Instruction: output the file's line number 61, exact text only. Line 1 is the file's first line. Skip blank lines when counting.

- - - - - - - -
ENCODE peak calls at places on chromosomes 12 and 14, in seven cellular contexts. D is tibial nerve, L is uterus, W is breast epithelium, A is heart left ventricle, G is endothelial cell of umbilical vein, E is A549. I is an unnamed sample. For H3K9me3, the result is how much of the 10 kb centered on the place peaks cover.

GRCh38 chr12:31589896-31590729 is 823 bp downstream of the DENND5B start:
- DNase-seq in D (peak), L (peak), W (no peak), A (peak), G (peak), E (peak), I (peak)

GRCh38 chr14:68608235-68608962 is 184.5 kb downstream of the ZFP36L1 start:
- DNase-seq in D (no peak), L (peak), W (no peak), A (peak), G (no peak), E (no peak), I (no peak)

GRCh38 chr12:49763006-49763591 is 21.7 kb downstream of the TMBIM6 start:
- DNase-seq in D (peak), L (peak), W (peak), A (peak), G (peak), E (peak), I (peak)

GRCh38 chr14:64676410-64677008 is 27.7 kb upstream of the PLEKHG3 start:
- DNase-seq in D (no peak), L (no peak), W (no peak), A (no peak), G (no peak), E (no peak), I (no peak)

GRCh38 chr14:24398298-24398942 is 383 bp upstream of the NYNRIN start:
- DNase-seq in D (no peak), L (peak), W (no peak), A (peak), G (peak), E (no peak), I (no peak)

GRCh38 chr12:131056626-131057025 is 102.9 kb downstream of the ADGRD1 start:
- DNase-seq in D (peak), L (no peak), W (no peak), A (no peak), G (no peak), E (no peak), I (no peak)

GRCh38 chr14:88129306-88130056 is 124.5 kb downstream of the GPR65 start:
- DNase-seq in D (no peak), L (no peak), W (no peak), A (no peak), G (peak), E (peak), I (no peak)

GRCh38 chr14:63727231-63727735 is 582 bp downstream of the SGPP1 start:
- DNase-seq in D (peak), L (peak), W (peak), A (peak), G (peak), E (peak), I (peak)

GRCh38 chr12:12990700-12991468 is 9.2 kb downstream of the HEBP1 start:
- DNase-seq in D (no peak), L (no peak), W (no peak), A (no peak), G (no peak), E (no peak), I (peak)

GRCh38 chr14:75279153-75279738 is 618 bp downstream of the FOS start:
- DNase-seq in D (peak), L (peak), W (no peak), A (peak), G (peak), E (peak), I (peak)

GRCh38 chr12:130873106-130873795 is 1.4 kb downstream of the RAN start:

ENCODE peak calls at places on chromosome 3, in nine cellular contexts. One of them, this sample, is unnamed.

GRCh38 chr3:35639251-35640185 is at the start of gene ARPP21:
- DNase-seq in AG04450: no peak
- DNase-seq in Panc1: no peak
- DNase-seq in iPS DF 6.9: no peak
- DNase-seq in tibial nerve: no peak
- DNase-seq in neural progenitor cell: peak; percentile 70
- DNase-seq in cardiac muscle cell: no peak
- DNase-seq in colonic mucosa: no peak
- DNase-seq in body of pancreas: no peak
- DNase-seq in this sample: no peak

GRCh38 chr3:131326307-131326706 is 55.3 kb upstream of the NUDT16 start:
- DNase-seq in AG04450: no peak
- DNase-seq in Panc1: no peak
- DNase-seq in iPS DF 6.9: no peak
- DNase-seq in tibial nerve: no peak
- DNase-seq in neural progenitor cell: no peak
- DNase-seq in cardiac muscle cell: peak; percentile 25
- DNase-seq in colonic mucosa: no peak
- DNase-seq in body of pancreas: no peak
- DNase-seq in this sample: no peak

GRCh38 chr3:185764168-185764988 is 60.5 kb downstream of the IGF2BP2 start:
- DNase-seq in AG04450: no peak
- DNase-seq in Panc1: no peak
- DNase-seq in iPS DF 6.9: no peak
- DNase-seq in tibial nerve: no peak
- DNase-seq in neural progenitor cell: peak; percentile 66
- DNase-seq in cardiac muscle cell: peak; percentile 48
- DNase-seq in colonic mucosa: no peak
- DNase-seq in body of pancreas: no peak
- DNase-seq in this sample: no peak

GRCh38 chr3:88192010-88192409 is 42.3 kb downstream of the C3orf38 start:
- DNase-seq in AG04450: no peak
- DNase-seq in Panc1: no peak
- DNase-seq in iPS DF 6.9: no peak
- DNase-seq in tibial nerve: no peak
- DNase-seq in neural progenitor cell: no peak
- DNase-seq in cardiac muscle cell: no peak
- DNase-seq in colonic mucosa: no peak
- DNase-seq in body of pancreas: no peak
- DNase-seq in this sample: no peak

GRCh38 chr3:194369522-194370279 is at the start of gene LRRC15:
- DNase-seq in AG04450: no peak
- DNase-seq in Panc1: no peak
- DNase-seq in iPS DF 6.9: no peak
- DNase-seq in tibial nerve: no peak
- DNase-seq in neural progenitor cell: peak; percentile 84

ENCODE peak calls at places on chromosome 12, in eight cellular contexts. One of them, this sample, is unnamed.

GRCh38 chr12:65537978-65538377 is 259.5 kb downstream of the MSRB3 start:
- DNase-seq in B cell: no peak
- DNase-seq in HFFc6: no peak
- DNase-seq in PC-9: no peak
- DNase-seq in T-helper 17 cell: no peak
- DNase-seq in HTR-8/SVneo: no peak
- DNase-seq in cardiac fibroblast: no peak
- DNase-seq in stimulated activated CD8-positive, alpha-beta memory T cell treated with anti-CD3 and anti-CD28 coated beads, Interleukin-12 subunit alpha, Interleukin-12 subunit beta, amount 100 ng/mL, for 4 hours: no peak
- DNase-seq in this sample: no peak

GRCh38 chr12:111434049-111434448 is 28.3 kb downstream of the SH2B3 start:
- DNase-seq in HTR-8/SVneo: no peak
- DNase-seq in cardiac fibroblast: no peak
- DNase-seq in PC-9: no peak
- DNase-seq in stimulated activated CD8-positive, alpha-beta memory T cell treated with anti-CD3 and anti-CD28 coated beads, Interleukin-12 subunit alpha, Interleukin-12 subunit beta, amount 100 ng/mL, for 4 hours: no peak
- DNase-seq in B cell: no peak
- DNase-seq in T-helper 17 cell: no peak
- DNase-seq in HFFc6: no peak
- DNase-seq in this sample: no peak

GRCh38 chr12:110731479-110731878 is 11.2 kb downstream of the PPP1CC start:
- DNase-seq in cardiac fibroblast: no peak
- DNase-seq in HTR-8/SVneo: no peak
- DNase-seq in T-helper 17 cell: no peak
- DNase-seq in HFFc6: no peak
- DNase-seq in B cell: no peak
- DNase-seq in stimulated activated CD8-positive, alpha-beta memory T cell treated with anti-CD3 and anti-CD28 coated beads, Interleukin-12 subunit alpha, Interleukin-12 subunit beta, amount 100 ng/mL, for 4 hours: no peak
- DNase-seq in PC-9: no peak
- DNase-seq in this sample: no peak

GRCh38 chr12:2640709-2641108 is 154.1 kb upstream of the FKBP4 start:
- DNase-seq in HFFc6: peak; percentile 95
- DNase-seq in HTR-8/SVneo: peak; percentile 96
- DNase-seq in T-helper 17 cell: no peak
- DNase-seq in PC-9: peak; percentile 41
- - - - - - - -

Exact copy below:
- DNase-seq in colonic mucosa: no peak